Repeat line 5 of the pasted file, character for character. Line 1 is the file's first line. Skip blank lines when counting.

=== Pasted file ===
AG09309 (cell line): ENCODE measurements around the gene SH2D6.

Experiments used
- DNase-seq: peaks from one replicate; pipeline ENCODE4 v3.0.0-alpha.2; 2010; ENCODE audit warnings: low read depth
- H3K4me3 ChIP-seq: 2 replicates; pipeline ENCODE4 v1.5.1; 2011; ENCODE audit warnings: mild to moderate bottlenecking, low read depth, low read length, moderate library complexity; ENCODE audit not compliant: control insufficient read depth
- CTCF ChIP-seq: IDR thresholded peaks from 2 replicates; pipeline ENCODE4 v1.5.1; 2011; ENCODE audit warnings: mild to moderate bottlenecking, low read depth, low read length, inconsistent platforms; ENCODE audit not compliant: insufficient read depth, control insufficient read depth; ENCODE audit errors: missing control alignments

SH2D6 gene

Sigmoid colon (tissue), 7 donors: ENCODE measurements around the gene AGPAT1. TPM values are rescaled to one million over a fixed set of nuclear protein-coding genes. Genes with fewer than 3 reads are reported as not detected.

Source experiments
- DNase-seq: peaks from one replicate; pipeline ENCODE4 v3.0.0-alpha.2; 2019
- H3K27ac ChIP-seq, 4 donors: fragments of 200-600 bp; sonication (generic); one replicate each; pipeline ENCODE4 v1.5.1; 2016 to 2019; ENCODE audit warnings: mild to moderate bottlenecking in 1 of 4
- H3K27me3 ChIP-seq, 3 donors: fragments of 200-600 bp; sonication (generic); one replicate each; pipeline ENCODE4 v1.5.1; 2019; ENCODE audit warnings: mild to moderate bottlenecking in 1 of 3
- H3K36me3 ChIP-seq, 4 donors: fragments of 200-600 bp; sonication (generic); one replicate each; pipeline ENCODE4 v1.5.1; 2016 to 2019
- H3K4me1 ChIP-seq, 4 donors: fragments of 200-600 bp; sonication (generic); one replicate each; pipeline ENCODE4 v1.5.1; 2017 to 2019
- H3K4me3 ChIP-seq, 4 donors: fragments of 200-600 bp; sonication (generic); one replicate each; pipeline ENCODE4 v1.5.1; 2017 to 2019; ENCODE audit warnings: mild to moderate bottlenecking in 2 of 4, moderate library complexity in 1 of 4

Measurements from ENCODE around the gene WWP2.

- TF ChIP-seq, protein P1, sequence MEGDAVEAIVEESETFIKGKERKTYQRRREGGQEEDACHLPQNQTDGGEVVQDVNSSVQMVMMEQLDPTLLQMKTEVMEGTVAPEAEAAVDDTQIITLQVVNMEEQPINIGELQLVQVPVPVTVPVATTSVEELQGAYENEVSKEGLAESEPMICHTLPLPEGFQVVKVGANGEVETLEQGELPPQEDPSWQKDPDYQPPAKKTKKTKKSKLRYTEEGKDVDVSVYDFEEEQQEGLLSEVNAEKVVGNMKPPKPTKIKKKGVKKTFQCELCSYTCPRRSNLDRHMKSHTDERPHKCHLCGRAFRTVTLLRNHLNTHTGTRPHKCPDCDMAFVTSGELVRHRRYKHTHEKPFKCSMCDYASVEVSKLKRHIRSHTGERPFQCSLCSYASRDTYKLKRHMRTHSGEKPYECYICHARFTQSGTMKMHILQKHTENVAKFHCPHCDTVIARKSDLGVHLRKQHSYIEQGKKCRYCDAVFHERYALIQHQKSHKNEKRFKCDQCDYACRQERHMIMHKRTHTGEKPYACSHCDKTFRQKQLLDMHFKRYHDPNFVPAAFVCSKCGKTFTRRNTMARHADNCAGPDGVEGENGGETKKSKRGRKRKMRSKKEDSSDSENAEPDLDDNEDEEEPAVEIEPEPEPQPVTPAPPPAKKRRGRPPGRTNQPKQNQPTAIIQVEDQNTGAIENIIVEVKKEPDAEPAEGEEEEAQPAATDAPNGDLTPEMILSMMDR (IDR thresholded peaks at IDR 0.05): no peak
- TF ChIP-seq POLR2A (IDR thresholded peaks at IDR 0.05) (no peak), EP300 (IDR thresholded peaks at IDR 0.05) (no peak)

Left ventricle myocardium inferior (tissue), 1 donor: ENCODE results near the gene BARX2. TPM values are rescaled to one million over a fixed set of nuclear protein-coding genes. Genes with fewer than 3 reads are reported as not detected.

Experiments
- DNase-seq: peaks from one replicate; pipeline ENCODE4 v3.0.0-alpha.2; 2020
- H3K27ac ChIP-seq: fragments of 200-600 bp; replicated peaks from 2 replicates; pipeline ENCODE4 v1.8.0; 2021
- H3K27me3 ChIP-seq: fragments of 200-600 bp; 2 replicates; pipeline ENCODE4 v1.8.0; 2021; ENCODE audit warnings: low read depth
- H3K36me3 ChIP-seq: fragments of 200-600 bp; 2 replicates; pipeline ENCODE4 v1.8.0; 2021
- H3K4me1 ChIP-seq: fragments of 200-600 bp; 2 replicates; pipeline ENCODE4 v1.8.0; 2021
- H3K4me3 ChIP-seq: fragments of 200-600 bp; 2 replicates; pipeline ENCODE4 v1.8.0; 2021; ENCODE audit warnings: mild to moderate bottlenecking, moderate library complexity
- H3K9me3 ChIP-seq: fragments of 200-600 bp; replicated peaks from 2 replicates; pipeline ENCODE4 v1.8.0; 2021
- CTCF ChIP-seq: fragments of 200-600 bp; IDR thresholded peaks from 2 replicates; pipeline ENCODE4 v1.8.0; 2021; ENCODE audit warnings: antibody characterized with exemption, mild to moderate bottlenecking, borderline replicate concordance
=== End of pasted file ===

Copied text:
- CTCF ChIP-seq: IDR thresholded peaks from 2 replicates; pipeline ENCODE4 v1.5.1; 2011; ENCODE audit warnings: mild to moderate bottlenecking, low read depth, low read length, inconsistent platforms; ENCODE audit not compliant: insufficient read depth, control insufficient read depth; ENCODE audit errors: missing control alignments